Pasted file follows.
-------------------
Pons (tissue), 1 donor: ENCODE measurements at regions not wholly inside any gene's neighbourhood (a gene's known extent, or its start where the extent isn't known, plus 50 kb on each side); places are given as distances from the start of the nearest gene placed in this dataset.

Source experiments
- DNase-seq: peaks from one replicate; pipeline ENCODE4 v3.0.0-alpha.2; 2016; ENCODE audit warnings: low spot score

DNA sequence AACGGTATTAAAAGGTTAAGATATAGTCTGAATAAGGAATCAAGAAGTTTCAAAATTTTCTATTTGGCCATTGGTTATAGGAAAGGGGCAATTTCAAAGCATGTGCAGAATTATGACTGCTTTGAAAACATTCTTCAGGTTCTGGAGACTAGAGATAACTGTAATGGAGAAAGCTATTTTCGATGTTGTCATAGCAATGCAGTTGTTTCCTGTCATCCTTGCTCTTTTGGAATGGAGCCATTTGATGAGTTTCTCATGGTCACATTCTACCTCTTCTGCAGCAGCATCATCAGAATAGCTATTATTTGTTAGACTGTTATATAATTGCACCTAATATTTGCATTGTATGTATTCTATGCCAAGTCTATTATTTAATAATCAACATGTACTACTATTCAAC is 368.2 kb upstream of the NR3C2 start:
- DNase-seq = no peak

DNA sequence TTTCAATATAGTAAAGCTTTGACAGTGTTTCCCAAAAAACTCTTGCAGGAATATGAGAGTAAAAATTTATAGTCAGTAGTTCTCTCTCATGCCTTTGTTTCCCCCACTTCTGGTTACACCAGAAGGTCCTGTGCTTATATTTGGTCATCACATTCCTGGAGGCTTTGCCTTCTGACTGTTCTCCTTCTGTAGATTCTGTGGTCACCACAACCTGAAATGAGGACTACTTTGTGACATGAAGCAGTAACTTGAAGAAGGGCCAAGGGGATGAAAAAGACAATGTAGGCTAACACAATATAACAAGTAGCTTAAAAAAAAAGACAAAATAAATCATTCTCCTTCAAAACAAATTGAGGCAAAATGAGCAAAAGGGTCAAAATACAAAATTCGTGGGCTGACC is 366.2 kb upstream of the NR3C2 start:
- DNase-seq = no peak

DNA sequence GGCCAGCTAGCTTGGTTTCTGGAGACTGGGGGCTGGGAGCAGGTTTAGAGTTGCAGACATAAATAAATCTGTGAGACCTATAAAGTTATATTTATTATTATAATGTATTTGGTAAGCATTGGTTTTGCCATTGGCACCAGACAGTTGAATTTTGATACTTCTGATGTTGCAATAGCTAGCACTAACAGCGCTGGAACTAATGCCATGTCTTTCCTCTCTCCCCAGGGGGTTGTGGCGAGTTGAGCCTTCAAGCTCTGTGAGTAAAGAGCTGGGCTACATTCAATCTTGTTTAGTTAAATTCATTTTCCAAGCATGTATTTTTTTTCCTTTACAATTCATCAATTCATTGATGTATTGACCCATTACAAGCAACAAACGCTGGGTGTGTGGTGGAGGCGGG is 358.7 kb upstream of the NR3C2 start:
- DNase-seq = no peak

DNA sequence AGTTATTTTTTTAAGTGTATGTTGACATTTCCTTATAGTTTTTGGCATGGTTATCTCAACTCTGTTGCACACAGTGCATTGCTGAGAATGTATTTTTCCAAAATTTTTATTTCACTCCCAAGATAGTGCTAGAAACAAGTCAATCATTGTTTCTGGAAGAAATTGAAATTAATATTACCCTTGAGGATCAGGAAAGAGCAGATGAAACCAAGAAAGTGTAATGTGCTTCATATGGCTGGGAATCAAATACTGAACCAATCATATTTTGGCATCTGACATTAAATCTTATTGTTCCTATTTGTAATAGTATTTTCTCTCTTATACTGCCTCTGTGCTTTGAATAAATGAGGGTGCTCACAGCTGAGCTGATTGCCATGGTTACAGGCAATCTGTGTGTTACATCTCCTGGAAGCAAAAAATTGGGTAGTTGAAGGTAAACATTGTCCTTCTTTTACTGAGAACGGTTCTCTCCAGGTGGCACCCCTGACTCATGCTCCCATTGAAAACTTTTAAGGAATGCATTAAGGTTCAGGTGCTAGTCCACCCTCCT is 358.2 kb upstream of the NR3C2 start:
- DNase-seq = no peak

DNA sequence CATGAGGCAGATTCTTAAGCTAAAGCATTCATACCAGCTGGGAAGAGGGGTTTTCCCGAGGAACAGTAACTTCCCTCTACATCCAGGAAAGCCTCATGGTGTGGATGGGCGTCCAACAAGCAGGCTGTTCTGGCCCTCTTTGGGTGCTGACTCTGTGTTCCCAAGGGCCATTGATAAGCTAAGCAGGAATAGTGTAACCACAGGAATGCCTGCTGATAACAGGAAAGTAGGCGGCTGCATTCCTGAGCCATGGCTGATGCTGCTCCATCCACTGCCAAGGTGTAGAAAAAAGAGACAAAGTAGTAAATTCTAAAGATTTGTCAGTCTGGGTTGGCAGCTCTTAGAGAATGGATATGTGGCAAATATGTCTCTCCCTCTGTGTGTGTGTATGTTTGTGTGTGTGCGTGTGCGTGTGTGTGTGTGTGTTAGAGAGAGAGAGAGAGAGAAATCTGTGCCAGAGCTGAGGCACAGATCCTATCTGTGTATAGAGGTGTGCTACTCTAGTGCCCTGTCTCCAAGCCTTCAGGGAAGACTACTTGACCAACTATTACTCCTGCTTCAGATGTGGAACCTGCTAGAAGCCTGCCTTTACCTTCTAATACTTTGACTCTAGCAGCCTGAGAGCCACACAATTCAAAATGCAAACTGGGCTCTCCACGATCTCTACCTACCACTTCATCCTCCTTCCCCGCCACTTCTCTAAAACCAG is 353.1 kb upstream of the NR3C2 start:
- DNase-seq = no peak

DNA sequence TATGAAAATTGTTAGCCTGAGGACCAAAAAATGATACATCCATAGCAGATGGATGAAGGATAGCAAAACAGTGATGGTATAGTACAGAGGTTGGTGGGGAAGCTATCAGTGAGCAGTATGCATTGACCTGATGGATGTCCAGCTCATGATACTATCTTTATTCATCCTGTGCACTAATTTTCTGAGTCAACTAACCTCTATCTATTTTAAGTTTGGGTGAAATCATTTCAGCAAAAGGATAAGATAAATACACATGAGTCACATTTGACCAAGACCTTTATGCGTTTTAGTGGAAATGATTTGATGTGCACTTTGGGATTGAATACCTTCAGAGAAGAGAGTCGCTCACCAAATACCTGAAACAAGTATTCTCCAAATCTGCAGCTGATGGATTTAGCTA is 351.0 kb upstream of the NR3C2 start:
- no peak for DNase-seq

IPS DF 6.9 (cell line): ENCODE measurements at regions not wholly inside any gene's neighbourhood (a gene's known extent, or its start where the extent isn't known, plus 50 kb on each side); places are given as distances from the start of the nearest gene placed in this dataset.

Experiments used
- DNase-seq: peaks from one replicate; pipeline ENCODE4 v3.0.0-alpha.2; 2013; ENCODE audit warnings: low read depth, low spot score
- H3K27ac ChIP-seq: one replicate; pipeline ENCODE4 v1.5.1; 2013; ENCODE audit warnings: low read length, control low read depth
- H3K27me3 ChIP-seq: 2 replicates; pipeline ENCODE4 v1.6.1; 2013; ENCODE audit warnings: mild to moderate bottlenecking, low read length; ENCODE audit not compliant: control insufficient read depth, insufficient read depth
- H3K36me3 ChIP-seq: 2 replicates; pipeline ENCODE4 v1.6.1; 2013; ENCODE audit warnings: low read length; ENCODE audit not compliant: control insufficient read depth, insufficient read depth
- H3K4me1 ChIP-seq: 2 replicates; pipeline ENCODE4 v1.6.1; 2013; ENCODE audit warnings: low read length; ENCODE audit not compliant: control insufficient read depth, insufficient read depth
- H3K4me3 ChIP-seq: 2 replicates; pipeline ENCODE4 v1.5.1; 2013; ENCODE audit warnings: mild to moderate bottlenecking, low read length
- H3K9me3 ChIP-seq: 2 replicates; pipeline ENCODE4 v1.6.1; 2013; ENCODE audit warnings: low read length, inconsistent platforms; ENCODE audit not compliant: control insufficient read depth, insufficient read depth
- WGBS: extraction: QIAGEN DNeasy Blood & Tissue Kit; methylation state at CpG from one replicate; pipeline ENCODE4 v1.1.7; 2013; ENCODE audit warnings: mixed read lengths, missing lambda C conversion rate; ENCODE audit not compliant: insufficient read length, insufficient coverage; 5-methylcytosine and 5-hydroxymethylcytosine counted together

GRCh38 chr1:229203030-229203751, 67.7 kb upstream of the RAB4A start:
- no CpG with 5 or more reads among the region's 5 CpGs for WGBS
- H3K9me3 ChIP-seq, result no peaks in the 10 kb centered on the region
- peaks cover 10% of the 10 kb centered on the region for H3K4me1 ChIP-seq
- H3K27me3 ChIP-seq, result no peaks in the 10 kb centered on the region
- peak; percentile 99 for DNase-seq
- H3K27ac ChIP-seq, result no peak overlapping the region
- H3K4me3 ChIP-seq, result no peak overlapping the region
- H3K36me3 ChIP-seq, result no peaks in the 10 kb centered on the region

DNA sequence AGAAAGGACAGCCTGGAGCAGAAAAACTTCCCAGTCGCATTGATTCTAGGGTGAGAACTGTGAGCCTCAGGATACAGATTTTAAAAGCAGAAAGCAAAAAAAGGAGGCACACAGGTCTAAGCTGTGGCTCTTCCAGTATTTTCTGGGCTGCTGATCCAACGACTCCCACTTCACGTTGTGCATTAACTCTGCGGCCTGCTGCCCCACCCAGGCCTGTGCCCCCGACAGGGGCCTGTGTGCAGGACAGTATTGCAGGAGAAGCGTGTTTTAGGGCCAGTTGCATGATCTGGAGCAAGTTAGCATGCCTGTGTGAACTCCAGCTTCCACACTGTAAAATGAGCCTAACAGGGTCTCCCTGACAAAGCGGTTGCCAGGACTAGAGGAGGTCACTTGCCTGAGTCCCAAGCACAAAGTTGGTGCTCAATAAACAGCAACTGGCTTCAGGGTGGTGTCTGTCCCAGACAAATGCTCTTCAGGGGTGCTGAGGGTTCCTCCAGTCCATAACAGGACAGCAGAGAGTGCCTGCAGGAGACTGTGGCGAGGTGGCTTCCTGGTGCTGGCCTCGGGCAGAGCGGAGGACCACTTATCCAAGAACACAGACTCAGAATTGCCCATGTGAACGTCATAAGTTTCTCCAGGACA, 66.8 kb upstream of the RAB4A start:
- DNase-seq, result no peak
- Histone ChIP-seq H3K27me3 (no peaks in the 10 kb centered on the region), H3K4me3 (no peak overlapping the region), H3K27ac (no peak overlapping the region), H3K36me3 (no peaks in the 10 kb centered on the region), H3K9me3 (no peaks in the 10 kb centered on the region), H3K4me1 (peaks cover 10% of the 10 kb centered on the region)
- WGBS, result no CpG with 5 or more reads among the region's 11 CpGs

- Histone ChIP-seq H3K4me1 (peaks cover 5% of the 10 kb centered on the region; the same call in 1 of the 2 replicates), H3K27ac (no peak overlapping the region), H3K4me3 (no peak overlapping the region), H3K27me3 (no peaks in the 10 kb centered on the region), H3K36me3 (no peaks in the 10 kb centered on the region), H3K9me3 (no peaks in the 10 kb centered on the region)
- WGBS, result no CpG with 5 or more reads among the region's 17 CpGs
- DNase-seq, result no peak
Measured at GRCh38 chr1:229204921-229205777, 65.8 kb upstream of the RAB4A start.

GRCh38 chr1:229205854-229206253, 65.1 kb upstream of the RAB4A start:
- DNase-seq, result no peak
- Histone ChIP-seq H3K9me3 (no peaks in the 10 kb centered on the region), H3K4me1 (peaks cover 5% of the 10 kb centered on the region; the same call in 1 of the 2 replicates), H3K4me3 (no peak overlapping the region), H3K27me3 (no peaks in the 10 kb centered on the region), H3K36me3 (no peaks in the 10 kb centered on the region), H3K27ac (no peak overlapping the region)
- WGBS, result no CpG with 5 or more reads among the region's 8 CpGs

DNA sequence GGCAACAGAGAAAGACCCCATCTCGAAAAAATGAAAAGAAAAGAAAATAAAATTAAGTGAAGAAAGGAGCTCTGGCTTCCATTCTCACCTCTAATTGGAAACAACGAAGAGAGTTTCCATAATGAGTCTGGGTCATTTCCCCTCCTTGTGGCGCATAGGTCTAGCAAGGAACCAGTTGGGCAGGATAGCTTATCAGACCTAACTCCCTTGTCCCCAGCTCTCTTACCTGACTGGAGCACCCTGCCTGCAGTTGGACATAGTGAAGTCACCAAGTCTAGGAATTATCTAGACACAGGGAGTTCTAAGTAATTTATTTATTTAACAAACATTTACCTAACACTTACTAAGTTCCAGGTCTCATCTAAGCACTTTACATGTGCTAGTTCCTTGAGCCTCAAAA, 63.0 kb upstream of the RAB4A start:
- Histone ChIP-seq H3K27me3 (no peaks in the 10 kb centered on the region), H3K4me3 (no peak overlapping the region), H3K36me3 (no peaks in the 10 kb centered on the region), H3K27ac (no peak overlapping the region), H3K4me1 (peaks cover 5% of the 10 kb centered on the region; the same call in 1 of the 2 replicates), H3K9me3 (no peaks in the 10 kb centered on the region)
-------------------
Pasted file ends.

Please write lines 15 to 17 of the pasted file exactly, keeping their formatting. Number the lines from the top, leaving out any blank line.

- no peak for DNase-seq

IPS DF 6.9 (cell line): ENCODE measurements at regions not wholly inside any gene's neighbourhood (a gene's known extent, or its start where the extent isn't known, plus 50 kb on each side); places are given as distances from the start of the nearest gene placed in this dataset.

Experiments used